Sources of Growth in Post-Conflict Burundi: From Destruction to Production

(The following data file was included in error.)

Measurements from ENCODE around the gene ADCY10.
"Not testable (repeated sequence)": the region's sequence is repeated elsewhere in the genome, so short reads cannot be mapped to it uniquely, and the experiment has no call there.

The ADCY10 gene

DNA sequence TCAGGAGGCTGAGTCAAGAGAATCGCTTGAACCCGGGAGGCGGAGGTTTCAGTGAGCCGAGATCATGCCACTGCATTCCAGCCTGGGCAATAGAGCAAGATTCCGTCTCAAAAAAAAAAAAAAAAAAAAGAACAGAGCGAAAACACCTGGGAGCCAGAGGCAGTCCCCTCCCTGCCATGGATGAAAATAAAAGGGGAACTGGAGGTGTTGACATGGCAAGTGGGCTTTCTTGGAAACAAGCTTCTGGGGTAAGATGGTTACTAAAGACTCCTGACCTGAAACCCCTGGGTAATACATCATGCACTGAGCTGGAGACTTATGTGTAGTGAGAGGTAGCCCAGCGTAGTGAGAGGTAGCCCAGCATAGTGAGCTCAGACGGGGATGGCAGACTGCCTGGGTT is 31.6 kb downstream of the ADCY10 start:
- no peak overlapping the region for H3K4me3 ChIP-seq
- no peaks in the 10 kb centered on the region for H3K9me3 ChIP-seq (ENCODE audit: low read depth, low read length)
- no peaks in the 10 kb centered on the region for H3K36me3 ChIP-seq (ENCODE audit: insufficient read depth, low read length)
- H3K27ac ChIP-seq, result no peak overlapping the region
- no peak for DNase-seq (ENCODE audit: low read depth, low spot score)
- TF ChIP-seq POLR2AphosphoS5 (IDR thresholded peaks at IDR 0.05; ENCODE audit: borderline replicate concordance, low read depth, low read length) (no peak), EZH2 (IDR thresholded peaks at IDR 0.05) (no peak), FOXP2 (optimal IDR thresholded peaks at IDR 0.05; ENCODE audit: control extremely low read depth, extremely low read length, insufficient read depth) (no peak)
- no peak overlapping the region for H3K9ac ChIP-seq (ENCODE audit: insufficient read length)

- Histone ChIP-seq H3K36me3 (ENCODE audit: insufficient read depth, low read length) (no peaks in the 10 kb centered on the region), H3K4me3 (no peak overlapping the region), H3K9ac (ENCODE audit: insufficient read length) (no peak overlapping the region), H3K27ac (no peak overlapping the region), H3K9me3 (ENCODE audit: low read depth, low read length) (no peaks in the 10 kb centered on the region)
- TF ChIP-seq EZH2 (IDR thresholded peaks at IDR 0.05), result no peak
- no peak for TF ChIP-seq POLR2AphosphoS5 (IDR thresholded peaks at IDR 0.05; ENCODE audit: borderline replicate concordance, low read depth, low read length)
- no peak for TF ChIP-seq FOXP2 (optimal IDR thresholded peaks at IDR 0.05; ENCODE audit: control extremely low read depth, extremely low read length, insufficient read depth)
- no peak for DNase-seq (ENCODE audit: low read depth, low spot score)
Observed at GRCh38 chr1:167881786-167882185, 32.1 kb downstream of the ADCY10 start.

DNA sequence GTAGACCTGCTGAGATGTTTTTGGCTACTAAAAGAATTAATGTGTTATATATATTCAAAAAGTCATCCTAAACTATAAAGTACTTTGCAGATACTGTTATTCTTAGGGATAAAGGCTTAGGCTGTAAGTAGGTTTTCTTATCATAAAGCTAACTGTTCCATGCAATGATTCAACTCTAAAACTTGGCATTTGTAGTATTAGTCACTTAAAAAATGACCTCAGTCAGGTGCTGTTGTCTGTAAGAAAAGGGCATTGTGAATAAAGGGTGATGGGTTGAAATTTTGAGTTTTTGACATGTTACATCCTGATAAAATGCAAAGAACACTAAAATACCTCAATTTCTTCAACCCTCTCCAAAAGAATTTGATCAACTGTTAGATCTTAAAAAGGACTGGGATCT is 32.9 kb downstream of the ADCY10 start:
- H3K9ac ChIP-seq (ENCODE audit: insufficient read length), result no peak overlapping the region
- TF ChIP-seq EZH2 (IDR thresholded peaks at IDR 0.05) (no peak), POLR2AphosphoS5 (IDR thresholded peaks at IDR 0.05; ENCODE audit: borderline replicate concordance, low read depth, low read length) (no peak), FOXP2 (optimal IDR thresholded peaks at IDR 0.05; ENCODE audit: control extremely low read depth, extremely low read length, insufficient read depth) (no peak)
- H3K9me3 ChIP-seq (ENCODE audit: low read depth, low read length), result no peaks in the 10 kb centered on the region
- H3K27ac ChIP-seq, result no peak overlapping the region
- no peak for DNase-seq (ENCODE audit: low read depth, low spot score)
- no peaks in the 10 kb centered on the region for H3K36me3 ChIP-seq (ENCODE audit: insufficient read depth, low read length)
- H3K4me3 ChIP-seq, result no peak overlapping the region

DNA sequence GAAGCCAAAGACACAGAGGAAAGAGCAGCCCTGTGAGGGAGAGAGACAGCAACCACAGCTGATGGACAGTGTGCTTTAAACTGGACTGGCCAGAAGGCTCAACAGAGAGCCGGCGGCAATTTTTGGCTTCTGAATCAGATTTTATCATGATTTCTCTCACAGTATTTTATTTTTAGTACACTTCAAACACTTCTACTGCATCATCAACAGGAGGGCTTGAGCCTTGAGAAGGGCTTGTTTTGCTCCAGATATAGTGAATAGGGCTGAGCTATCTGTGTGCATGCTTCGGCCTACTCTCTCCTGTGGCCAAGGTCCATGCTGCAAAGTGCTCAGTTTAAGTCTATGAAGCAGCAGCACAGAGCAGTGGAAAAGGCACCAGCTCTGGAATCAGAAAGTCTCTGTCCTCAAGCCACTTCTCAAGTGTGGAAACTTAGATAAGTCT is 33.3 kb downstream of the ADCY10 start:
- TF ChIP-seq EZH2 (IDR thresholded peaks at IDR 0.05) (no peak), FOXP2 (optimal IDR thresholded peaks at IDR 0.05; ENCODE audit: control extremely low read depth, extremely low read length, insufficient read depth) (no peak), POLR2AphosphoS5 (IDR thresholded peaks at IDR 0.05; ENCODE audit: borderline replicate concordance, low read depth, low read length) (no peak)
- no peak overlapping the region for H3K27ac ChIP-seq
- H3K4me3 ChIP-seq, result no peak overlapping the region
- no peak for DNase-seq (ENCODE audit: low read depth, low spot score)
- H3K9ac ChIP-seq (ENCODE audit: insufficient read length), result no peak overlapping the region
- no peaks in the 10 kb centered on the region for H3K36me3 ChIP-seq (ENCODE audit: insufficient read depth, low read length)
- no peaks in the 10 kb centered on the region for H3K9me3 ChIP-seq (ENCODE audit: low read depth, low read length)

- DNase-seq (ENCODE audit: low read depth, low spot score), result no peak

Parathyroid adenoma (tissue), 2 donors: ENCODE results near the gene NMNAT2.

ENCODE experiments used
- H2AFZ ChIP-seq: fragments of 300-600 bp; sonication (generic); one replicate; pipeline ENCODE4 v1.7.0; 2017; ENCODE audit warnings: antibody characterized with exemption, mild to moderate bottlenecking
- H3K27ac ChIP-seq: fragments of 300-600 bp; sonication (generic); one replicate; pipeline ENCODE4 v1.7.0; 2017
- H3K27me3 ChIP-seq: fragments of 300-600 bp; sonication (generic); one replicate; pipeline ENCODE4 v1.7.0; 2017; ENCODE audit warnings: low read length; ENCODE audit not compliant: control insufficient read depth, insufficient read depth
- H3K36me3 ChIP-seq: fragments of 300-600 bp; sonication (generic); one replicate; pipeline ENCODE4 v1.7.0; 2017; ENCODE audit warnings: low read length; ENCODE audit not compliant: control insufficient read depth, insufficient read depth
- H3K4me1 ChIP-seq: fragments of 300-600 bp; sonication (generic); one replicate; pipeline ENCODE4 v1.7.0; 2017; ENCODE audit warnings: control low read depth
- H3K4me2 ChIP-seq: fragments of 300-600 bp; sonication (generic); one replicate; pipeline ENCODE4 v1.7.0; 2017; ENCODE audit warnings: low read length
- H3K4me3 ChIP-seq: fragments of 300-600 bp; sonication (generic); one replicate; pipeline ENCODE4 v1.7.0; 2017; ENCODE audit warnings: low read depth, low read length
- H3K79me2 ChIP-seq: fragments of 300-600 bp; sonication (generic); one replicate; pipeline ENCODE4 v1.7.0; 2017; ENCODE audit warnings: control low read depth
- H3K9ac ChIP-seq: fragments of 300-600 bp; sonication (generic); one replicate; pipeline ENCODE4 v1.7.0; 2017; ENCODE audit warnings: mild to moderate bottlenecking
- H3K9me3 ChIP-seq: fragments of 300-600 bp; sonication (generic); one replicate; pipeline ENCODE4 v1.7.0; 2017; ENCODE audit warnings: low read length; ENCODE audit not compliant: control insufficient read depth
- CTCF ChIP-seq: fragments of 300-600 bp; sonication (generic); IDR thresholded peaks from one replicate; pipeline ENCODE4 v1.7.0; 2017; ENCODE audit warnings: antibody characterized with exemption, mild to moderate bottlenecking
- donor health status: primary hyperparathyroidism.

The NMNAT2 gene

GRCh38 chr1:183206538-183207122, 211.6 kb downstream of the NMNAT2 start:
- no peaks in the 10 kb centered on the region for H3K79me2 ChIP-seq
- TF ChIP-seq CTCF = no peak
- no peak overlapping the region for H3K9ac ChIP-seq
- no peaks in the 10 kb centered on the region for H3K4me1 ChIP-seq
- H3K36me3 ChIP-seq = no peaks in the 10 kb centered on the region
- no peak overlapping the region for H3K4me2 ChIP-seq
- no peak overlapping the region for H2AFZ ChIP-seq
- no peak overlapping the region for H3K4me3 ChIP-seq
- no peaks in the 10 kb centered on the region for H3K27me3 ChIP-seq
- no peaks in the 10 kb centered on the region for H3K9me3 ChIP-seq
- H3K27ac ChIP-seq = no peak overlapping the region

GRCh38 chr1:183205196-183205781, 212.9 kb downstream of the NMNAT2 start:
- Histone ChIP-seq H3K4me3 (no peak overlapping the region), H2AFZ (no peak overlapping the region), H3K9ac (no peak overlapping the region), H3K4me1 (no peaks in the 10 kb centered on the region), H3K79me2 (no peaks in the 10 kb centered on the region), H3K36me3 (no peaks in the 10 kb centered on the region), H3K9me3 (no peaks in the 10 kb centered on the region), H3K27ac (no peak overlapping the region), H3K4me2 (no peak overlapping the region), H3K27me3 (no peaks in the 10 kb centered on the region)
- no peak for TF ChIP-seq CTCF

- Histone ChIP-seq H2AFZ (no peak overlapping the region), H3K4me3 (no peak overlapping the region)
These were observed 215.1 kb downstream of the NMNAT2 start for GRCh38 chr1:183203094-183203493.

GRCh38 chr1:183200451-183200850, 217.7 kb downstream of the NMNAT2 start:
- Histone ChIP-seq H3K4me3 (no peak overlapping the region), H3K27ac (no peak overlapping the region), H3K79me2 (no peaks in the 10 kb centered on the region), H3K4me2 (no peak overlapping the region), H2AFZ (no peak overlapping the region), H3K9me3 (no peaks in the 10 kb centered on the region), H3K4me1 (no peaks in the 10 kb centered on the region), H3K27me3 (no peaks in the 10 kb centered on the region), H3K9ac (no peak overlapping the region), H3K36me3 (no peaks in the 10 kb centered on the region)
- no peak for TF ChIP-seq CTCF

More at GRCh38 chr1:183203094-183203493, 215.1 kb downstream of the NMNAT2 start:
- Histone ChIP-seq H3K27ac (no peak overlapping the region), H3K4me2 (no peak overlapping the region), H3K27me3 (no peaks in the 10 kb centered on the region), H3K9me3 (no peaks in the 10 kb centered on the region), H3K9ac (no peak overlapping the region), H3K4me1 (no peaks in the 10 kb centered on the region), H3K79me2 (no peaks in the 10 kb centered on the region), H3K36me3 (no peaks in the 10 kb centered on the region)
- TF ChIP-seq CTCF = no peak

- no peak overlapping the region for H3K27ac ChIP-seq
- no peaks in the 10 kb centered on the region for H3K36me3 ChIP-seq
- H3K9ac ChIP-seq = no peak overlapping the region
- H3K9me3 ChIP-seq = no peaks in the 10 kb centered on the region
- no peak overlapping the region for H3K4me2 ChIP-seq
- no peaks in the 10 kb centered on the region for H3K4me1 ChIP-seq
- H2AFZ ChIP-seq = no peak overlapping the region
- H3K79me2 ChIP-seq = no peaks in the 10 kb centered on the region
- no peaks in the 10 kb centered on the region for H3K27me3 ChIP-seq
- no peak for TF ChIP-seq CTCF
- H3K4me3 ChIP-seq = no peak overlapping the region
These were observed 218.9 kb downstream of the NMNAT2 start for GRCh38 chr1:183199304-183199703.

Burundi, a small fragile economy, went through sporadic civil war since its independence in 1962 during which rampant insecurity had adverse impact on the country’s social and economic development. While Burundi is agriculturally rich, high rate of growth of rural population places overwhelming pressure on limited land resources. It is widely recognized that without significant growth in agriculture it will be virtually impossible to address poverty reduction. Given the high population density and limited off-farm employment opportunities, enhancing agriculture productivity is key for sustainable economic growth and improving the living standard of rural families. This paper highlights the importance of: - Improved technology packages (at the production, post-harvest, processing and marketing stages). - Building the capacity of producers’ organizations. - Irrigation development (marshland irrigation systems) and conservation measures. - Basic rural infrastructure (feeder roads). - Increasing the production and improving the processing and marketing of high value export crops (coffee and tea) and diversifying agricultural exports (horticulture). To examine the roles of aforementioned factors, the paper employs a structural composition model. In so doing, it provides quantitative evidence that Burundi’s economic growth is largely determined by total factor productivity (TFP), which in turn is affected by macroeconomic policies and stability, and infrastructural and institutional quality.
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